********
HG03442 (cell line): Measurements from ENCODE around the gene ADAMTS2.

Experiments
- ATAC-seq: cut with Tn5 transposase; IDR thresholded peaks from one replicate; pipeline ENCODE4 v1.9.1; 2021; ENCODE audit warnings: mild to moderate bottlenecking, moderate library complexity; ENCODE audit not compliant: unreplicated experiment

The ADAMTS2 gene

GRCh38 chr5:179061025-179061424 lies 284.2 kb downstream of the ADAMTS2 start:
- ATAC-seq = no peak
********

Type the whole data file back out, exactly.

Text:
HG03442 (cell line): Measurements from ENCODE around the gene ADAMTS2.

Experiments
- ATAC-seq: cut with Tn5 transposase; IDR thresholded peaks from one replicate; pipeline ENCODE4 v1.9.1; 2021; ENCODE audit warnings: mild to moderate bottlenecking, moderate library complexity; ENCODE audit not compliant: unreplicated experiment

The ADAMTS2 gene

GRCh38 chr5:179061025-179061424 lies 284.2 kb downstream of the ADAMTS2 start:
- ATAC-seq = no peak